The Carlisle Mosquito Online

Friday, February 18, 2005

Features

Sketches of Carlisle
Sled dogs

Some mornings the yelping and barking of many dogs can be heard at Foss Farm. It's not the house pets that usually exercise there, or wild coyotes calling to others in their pack. It's the true working dogs in town, the sled dogs.

Dog teams have trained here since at least the 1940s. Bob Dennison of Stearns Street has the only team that remains now. In the sixties and seventies, three Carlisle School teachers who lived here had sled dog teams, including the school principal Peggy Grant. The school's "Husky Handbook," published each year with a list of all students and teachers, and the husky team mascot draw their name from that time.

Winter is a great time for them because they get to run. A good sled dog loves to run, and as with people on a job, being able to get along well with others is one of the most important assets. Most are mixed breeds of husky and hound lineage. Bob and his fellow mushers train here for races in New Hampshire, Maine and Vermont.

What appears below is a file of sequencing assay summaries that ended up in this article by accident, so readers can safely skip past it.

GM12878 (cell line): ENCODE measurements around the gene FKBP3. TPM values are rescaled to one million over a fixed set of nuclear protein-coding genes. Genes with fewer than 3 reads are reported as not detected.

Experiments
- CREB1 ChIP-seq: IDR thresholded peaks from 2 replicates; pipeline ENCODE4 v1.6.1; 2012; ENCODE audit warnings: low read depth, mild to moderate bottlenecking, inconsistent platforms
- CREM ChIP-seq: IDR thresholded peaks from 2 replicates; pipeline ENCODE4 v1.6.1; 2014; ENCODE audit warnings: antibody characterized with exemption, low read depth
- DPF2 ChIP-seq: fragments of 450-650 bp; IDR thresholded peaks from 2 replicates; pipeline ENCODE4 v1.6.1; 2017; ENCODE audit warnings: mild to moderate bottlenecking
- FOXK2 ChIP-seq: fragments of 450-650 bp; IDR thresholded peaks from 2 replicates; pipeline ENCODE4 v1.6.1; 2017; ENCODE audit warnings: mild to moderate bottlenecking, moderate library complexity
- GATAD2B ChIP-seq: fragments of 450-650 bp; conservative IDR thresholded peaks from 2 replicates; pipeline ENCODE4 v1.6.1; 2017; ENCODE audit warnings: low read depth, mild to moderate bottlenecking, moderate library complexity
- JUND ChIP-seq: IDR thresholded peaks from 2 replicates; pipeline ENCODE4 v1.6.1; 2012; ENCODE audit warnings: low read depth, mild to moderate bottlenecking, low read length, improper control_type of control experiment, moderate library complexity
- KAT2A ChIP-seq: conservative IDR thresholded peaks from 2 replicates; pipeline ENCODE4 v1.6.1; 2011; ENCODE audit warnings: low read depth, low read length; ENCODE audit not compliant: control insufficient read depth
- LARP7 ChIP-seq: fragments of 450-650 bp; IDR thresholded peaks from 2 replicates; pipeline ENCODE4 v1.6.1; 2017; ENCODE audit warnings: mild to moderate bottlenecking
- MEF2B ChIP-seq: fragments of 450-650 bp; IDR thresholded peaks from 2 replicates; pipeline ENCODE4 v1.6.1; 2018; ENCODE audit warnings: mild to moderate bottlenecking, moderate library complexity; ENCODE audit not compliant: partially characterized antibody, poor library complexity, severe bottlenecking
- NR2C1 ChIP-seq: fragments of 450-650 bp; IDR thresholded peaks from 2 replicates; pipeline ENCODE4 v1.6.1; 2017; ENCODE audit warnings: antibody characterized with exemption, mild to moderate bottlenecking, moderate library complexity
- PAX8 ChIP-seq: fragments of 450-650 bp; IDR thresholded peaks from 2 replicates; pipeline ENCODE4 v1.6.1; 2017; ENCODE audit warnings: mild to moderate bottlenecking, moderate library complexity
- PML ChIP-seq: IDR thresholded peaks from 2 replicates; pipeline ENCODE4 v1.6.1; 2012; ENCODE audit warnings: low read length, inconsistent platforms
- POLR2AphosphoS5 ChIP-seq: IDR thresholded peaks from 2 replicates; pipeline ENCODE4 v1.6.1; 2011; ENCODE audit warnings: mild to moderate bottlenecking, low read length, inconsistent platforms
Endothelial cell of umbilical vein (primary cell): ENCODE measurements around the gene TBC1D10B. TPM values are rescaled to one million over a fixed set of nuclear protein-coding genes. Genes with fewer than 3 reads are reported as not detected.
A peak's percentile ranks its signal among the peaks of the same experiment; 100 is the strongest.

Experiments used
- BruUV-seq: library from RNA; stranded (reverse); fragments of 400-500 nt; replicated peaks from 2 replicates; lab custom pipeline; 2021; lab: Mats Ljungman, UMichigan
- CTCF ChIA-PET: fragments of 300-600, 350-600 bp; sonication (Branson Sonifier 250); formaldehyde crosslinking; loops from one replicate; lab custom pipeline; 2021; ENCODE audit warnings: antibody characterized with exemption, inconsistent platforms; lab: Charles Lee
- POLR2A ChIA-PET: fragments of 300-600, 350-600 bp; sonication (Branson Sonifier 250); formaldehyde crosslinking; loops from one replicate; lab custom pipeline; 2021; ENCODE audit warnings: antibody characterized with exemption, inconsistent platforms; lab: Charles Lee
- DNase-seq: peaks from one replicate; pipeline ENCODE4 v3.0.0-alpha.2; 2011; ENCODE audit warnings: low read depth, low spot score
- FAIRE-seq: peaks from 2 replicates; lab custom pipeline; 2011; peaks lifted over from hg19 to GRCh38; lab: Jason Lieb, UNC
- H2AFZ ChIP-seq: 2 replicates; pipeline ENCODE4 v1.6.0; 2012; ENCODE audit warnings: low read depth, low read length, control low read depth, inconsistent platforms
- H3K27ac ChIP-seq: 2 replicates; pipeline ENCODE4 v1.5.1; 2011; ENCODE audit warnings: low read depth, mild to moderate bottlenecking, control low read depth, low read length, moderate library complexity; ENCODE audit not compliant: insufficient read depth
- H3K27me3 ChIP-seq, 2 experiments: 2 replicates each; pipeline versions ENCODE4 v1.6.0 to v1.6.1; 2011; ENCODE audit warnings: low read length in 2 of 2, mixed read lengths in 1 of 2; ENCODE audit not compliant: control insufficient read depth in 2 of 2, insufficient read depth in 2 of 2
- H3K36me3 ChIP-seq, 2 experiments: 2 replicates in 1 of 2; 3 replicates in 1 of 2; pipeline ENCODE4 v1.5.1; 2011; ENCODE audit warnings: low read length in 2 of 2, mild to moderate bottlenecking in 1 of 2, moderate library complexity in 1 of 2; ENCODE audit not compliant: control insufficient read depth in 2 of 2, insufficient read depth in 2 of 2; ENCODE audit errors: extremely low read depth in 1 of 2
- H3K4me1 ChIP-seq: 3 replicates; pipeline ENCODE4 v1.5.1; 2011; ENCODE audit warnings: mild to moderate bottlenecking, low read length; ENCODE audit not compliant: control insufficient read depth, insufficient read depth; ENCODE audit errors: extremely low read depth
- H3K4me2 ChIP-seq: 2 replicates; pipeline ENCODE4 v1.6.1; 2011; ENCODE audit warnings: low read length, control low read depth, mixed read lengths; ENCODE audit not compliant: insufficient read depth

The bond between musher and dogs is strong. The dogs speak to him and he to the dogs and both understand. Like a group of athletes, they build affectionate relationships and team spirit together. Bob brings Trick, a favorite dog who has gone blind, down to practice. Even though he can't run with the team any more, he loves to be part of the excitement. The anticipation builds as the dogs are taken out of the truck one by one and attached to the sled in pairs. They bark and cry, listening for the command "Go!" when the lead dogs will leap forward.

We are far from Alaska and the Iditarod race that second-graders all over the country follow on the Internet in March. But the sled dogs are a link to the past, to a more rural time and place here. And some still seek adventure in the rugged winter weather from a sled traveling at the speed of flying dogs.


2005 The Carlisle Mosquito